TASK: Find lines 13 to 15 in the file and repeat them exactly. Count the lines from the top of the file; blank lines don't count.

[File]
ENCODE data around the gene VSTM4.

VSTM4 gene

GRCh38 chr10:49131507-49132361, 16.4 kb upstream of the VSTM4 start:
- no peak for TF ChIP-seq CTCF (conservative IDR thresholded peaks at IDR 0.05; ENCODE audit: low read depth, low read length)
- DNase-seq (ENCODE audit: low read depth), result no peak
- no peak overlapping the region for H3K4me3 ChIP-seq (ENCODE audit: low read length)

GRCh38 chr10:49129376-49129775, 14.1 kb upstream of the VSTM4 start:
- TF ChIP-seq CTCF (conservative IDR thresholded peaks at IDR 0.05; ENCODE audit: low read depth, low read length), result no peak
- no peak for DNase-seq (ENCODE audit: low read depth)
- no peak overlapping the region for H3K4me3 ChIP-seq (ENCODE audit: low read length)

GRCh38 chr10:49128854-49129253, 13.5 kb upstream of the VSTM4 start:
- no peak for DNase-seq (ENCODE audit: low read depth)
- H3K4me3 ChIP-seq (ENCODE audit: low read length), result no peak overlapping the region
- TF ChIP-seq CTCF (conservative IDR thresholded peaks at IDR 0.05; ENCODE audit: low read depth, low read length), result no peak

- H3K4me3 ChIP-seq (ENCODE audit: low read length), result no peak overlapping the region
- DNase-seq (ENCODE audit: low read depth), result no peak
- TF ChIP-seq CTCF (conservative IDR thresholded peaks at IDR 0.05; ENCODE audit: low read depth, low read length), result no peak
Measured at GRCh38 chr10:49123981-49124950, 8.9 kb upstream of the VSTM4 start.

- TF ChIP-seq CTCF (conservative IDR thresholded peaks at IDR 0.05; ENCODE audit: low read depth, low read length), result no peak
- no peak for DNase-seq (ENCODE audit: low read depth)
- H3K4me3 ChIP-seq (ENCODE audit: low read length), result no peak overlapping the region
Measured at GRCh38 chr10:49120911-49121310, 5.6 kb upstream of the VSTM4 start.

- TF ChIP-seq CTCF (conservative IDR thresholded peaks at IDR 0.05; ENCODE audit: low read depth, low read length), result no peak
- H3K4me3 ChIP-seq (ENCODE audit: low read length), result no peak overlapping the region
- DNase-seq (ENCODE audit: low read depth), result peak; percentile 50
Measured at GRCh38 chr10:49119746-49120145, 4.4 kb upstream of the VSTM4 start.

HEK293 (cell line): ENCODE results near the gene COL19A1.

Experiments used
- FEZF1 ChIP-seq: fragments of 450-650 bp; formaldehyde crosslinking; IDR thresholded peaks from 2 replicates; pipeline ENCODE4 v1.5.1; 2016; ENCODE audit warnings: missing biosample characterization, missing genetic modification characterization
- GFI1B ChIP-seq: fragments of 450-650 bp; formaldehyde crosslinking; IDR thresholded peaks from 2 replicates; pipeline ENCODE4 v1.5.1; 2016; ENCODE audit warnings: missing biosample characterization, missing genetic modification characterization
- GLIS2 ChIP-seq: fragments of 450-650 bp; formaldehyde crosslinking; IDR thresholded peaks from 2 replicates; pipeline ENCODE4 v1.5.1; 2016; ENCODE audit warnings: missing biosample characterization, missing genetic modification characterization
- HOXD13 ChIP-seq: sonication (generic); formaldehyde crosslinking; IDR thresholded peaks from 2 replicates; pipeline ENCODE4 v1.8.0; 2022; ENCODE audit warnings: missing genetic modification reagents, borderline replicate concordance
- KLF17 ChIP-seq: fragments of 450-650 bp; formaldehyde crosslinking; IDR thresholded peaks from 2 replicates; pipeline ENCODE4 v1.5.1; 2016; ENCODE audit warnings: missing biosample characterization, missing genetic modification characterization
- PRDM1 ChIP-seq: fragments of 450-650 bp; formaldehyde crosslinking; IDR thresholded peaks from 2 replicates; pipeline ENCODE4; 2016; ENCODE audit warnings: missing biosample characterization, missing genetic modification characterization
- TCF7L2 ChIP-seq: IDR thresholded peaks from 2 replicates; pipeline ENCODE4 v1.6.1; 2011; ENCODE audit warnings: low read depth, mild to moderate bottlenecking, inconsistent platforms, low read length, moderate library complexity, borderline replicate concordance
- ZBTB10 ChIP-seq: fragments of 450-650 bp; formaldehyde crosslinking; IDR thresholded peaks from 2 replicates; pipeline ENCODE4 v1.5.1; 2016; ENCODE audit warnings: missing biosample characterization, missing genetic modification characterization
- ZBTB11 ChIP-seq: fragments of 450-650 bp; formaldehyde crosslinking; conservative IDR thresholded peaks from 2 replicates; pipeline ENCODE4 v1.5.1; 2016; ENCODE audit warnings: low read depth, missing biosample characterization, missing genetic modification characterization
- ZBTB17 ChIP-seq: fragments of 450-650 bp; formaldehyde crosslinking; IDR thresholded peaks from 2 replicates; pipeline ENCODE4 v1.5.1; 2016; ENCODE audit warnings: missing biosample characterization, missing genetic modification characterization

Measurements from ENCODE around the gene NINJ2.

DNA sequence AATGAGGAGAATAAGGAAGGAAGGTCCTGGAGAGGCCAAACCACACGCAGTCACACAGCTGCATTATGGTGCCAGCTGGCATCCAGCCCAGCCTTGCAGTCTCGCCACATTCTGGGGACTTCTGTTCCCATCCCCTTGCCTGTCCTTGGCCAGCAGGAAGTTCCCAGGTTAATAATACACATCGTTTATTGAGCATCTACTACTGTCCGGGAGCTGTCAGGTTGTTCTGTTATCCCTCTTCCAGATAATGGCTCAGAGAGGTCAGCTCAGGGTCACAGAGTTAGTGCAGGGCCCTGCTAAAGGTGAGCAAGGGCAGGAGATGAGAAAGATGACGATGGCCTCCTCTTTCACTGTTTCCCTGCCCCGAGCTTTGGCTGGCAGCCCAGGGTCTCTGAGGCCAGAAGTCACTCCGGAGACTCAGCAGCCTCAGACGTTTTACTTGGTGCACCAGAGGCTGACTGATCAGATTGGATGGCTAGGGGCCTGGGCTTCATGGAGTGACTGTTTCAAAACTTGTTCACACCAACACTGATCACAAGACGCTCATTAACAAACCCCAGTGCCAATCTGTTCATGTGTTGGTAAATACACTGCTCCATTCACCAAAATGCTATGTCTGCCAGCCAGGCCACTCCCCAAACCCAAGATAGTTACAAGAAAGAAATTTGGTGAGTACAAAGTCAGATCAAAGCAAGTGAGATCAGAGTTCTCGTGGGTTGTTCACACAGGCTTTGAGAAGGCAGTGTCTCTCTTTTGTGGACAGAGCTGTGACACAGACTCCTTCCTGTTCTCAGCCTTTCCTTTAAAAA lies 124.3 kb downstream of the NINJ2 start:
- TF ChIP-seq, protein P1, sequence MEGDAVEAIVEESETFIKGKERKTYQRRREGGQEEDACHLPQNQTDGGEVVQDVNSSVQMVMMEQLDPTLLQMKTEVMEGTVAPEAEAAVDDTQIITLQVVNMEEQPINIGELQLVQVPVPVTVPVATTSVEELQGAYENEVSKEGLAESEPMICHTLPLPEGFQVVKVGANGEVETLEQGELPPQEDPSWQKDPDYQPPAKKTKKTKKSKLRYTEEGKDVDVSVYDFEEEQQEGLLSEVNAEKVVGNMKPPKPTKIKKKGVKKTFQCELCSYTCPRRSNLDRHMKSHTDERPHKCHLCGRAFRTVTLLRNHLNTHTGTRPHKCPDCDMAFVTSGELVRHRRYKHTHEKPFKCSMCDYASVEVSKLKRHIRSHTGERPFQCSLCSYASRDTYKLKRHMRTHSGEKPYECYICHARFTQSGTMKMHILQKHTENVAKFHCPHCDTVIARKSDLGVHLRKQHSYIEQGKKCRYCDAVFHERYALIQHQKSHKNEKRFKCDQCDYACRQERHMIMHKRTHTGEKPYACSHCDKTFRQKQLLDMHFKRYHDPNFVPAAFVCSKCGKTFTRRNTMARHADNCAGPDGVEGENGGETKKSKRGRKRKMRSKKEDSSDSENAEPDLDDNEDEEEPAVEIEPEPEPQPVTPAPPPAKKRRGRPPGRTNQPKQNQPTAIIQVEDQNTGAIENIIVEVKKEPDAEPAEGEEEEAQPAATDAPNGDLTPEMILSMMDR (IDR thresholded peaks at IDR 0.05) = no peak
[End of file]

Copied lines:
- H3K4me3 ChIP-seq (ENCODE audit: low read length), result no peak overlapping the region
- TF ChIP-seq CTCF (conservative IDR thresholded peaks at IDR 0.05; ENCODE audit: low read depth, low read length), result no peak

- H3K4me3 ChIP-seq (ENCODE audit: low read length), result no peak overlapping the region